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Re: Can User Agents adopt the lists that screen readers so eleqently do?

From: Ian Anderson <lists@zstudio.co.uk>
Date: Mon, 29 Mar 2004 21:46:04 +0100
Message-ID: <002401c415ce$daaf14d0$0400a8c0@QUIXOTE>
To: "David Woolley" <david@djwhome.demon.co.uk>, <w3c-wai-ig@w3.org>

> > Actually, I wonder if User Agents could offer a list of links/headings
> > with the capability of setting the focus to a selected link/header in
> Some do.  However the typical commercial web page has no headings
> (and historically used headings as a font size control).

This is true, but not necessarily a problem. Let's look forward, not back.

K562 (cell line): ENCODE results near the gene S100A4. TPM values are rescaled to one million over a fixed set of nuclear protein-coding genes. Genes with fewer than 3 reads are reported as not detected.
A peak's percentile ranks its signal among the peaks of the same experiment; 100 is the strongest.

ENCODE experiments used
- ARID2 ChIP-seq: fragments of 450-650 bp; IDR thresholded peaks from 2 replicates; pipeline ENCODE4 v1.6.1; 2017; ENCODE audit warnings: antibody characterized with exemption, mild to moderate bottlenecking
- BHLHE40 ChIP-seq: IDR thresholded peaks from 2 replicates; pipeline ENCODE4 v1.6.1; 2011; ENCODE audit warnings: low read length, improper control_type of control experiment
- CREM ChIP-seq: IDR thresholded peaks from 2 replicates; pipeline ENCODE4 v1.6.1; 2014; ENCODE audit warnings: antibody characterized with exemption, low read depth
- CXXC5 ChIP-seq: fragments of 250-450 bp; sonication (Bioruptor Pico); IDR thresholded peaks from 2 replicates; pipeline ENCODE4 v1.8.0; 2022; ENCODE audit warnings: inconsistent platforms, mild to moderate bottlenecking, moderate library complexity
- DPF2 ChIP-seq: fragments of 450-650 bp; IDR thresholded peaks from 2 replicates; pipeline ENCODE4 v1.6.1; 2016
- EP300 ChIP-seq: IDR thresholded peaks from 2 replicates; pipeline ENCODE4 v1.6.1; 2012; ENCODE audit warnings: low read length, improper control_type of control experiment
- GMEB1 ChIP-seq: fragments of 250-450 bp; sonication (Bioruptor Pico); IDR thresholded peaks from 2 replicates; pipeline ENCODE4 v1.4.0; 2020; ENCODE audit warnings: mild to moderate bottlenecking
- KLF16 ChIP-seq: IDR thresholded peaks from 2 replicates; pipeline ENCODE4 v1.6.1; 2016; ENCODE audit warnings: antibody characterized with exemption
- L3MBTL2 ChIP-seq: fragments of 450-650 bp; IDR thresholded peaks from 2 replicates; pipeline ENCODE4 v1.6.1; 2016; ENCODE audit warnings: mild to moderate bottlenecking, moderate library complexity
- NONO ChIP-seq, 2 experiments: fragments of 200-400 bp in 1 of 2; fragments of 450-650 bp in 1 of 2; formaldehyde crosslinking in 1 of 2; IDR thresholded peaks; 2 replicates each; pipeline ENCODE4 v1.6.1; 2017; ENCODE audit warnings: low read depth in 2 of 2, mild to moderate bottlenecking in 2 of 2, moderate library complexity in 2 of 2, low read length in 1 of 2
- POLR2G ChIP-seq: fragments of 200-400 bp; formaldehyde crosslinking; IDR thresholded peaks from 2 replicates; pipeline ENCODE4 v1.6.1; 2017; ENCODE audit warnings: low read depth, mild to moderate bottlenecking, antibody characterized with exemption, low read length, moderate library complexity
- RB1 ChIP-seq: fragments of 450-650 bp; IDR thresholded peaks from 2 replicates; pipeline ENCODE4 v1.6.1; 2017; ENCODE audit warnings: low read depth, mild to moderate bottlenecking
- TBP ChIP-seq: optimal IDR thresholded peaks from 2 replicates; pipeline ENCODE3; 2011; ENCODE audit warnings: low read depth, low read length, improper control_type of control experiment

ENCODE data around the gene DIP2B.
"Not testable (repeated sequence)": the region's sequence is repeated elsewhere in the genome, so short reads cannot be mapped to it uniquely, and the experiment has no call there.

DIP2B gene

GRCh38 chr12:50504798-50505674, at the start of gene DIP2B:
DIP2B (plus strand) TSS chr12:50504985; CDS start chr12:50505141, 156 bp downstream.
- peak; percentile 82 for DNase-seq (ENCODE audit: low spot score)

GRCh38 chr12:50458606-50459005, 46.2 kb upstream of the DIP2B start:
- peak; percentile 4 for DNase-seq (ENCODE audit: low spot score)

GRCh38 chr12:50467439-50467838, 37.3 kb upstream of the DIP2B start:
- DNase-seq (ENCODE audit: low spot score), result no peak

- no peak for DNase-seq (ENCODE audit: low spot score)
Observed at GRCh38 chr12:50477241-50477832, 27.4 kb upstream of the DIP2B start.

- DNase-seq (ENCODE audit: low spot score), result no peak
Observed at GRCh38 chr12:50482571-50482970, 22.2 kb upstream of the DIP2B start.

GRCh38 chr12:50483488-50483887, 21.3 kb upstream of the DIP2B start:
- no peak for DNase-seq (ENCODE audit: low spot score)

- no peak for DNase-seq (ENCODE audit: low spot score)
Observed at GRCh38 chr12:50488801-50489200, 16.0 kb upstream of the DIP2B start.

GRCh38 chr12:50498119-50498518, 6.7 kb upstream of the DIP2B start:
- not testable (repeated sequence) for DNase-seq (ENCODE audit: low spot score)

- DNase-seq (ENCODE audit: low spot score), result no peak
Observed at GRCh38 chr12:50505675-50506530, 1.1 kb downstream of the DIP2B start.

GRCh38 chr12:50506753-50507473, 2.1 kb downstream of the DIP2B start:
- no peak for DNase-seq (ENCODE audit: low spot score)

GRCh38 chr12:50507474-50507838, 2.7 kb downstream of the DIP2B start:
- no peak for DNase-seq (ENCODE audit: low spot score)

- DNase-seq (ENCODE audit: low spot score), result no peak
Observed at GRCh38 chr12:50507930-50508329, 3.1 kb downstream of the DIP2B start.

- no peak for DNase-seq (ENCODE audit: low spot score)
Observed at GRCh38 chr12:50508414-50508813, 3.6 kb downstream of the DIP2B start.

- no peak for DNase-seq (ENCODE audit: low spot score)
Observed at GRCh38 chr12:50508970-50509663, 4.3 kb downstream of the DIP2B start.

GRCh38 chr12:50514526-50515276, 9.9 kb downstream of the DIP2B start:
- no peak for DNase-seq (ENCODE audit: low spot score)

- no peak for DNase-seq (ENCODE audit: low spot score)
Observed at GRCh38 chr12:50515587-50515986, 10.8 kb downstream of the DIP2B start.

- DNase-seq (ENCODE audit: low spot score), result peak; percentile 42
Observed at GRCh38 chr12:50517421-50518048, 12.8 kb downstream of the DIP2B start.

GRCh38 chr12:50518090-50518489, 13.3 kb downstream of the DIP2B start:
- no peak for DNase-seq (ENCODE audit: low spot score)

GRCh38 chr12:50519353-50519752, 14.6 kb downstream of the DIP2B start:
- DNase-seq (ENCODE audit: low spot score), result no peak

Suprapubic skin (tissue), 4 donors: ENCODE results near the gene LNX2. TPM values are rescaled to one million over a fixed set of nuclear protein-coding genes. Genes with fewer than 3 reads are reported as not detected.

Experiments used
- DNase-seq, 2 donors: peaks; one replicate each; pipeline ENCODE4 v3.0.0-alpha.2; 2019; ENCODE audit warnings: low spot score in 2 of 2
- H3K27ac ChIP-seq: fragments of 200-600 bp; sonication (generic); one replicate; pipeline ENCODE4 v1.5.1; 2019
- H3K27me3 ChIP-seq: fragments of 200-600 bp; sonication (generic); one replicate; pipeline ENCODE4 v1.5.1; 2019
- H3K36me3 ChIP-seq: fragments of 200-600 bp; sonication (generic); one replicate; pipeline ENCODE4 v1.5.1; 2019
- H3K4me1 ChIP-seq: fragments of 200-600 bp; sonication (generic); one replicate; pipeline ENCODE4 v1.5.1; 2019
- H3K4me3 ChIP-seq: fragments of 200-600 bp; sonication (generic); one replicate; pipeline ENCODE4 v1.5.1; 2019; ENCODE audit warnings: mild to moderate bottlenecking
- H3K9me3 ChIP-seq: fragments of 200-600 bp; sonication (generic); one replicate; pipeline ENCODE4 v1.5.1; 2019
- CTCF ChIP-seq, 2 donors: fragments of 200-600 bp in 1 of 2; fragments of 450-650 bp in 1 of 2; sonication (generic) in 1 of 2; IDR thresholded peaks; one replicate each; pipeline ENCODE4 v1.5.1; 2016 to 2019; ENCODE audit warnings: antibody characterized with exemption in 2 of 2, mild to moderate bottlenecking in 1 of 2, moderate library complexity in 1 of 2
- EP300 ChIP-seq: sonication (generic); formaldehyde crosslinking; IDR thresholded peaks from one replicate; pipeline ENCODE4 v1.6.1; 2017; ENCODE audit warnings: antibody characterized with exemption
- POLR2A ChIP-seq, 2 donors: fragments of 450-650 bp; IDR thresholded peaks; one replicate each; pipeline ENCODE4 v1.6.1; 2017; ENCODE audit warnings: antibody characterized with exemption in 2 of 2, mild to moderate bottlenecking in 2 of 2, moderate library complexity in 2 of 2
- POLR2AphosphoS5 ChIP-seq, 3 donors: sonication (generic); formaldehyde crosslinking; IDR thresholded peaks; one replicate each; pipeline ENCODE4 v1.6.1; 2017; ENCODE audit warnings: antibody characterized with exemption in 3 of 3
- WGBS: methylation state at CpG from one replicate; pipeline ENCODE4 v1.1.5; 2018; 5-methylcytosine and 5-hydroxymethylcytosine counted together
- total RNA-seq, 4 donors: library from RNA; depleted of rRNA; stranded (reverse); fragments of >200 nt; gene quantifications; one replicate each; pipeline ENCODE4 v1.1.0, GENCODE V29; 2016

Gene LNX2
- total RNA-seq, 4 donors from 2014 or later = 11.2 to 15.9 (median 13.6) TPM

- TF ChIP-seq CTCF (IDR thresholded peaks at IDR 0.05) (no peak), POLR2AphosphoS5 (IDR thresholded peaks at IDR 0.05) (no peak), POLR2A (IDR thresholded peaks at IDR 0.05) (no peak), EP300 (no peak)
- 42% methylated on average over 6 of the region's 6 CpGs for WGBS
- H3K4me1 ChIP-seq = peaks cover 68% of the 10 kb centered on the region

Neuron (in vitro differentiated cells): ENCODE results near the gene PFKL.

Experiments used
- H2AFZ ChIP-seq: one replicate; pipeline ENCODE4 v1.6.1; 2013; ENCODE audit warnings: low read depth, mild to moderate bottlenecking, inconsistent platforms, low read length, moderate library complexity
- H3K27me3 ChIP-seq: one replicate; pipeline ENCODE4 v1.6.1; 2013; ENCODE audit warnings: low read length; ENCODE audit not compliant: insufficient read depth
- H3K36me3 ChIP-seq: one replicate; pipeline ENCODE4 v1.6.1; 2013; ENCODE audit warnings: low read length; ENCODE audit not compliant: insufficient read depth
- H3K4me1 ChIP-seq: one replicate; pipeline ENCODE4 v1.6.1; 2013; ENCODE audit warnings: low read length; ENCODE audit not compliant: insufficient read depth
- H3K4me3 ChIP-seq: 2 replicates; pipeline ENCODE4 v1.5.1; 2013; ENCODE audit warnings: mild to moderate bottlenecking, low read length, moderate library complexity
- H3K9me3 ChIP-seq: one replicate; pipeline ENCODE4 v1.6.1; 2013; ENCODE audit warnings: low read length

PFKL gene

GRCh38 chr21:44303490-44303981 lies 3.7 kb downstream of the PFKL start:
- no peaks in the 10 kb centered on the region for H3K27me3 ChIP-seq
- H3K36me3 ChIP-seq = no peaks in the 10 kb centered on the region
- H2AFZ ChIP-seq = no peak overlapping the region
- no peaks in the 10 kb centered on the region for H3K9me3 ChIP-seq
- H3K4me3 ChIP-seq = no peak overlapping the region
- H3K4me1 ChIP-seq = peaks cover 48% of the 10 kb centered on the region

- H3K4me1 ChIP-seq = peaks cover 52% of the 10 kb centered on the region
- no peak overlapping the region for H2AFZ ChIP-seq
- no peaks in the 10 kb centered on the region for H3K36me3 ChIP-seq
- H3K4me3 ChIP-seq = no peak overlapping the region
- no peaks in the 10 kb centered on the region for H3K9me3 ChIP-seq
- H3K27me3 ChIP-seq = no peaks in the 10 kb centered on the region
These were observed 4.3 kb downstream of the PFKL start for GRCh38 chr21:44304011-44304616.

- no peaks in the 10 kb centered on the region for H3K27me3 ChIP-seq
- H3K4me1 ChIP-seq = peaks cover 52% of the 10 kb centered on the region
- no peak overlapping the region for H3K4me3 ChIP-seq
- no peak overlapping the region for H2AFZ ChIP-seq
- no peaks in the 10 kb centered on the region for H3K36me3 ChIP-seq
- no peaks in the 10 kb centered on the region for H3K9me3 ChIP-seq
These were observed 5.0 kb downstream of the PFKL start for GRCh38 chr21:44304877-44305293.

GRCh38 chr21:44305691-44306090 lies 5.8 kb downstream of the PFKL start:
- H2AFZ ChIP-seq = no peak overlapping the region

More and more web designers are getting the idea of proper HTML structure
and I remain optimistic about the future for professional sites.

At the risk of going on a tangent, what worries me isn't just the vast
amount of legacy information that's tied up in tag soup out there, but also
the difficulty of helping home users to publish on the web in a manner that
works well from an accessibility standpoint. Some of the best content on the
web is published by individuals without any background in web accessibility
or web design; this was the point of the web after all. We need easy-to-use
publishing tools for the masses (no disrespect intended to the masses here
:) that do decent accessibility out of the box.

Has anyone thought of doing the same sort of thing for accessibility that
the Web Standards Project did for web design? Pressure needs to be brought
on Microsoft and other key vendors to pay more than lip service to web
accessibility in their publishing tools for business and home users as well
as web professionals.

Take care

Ian Anderson
Received on Monday, 29 March 2004 16:16:36 UTC

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